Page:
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Dogwood Animal Hospital

2050 Sugarloaf Parkway
Lawrenceville, Georgia 30045

Finding a Good Dog Trainer

May 1 2014

Your big Labrador retriever Cooper is a little too rambunctious for his own good. While Cooper loves to horse around with your family, and he doesn’t have a mean bone in his body, you’re tired of being pulled down the street when you take Cooper for a walk. Your Lawrenceville veterinarian has recommended that you sign Cooper up for basic obedience training, so you’ve asked a local dog trainer if you can observe a class before signing on the dotted line. When you walk in the door, you’re encouraged to see a sign requiring proof of dogs’ vaccinations, as this helps to protect Cooper against contagious canine diseases.


Class Setting

Because Cooper is an accomplished escape artist, make sure the training facility’s doors are secured against his or other rebellious students’ jailbreaks. The trainer should have swept the floor, removed clutter or debris from the classroom, and tidied up the bathroom for pet owners’ use. She should also anticipate that Cooper might have an accident during class, and she should keep disinfectant and plenty of paper towels on hand.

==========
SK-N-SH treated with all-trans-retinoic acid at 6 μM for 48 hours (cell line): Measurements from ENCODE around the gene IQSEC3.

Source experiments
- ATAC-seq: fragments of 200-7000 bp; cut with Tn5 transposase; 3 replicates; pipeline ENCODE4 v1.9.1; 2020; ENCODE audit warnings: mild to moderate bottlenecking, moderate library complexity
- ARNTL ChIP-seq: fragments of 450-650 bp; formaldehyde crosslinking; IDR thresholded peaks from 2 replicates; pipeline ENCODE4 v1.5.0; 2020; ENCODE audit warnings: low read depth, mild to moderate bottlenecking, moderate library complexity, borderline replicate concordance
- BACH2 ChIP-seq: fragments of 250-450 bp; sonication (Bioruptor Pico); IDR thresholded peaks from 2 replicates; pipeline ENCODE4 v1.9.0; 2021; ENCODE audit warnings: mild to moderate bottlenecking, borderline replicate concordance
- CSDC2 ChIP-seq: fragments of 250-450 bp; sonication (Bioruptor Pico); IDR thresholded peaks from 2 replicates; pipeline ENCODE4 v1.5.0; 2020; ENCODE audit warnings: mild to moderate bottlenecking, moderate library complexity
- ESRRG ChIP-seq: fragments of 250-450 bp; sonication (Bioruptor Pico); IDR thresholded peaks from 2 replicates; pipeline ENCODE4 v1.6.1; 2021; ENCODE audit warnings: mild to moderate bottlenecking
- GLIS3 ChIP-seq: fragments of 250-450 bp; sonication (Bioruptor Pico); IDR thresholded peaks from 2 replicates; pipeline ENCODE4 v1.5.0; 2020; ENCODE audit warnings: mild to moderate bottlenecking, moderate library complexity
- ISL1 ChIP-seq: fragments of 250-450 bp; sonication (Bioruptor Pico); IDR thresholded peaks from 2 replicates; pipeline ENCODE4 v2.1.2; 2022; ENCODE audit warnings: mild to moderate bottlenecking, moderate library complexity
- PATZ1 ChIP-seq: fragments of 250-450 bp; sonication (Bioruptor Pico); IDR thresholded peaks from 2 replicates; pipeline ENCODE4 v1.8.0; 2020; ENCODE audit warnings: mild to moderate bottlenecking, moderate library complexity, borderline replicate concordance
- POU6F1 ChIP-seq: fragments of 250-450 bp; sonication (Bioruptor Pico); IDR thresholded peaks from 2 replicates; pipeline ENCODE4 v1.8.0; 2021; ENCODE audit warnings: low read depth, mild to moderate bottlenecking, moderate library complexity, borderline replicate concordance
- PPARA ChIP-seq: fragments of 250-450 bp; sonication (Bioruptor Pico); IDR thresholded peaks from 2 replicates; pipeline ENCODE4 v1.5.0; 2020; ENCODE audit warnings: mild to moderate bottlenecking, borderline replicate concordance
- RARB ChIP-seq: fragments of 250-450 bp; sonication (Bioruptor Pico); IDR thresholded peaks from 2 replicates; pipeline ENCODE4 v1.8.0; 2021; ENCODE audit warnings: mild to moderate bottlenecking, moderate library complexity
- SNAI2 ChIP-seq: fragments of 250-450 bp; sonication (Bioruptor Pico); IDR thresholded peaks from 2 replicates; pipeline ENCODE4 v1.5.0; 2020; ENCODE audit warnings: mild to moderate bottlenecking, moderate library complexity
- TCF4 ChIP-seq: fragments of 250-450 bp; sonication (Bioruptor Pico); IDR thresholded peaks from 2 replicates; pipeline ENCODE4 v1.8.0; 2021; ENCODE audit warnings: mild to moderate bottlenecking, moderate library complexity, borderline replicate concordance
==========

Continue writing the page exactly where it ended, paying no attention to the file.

Human Participation

Even though the trainer works hard to teach Cooper a desired behavior, her efforts will have more lasting impact if you or another family member partners with Cooper for each training exercise. It’s also helpful if the trainer has six dogs or less in her class, as this manageable number allows her to provide each dog with some one-on-one attention.


Training Aids

Dog trainers typically use constructive training aids such as harnesses, flat collars, head halters, doggie toys, and small treats for rewards. There’s no place for prong collars, choke collars, or electronic collars in a well-run obedience class.


Nix the Punishment

A confident, skilled dog trainer can communicate with her canine students, and can command them to execute desired behaviors, without yelling at or berating them. Also, there’s no need for her to jerk a dog’s leash; or to kick or hit a trusting pooch who just can’t seem to pay attention.


Once the class has ended, ask the trainer if she’s a member of one or more dog trainers’ organizations. These professional groups encourage, or require, their trainer members to complete specific continuing education standards; this means they’re likely familiar with the latest training techniques. After all, you want Cooper to receive top-notch obedience training so he can greet his Lawrenceville vet like a canine gentleman.

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